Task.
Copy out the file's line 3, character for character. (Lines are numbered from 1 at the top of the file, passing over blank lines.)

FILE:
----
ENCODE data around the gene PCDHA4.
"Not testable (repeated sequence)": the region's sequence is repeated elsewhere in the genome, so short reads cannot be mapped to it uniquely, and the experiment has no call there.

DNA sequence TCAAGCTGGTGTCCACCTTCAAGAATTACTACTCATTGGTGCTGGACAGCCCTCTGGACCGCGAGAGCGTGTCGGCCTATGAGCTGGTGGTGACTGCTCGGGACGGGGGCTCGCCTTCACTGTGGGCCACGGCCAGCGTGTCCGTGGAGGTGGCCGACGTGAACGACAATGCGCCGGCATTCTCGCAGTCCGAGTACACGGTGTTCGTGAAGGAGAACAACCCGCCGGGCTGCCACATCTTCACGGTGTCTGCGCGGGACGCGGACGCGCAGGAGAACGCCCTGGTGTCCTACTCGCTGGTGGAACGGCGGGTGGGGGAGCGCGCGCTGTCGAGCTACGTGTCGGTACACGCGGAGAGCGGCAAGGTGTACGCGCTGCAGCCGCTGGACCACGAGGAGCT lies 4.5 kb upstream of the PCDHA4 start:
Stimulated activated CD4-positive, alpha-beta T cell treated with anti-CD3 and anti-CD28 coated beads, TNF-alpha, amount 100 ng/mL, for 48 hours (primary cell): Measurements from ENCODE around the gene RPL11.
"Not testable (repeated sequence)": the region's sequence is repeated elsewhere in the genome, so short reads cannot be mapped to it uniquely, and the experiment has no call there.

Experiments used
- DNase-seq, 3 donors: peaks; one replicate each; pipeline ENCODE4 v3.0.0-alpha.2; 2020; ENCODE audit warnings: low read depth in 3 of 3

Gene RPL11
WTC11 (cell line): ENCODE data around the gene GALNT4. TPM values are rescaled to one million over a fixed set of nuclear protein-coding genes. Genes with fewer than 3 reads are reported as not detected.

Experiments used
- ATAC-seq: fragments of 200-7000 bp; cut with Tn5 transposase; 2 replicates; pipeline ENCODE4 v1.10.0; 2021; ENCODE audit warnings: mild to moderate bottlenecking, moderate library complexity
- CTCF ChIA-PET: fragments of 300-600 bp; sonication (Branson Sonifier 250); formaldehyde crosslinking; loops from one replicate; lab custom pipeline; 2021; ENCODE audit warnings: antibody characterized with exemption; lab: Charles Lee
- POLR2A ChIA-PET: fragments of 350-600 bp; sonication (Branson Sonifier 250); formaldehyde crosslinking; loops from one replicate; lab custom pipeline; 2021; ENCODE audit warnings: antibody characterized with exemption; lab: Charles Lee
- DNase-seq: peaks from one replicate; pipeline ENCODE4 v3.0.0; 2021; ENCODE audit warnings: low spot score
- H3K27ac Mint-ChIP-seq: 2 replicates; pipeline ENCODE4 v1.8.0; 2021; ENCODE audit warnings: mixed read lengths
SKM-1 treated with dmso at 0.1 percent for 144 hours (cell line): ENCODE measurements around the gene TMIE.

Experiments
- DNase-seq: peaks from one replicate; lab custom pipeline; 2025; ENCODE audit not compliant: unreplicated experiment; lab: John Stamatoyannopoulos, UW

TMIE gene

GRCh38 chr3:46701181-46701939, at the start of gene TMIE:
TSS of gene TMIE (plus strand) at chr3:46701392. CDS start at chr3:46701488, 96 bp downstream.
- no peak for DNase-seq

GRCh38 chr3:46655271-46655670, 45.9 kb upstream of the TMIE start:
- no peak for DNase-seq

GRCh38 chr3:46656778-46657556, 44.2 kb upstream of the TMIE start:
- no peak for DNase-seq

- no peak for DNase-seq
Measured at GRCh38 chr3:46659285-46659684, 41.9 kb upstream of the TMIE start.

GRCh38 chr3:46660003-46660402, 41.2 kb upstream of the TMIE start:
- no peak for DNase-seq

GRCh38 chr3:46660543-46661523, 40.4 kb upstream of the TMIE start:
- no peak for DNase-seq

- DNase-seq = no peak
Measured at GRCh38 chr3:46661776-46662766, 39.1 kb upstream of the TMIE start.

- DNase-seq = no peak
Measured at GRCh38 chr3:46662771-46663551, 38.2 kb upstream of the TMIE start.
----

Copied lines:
DNA sequence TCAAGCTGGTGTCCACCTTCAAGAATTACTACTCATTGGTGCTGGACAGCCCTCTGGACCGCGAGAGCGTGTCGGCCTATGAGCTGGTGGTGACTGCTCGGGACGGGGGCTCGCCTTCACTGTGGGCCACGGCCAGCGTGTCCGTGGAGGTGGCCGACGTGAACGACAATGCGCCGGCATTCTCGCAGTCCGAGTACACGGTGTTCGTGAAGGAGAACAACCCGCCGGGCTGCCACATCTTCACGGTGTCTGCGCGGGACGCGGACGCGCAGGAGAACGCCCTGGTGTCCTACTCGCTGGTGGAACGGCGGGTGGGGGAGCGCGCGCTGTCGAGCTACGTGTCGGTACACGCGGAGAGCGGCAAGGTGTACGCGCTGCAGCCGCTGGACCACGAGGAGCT lies 4.5 kb upstream of the PCDHA4 start: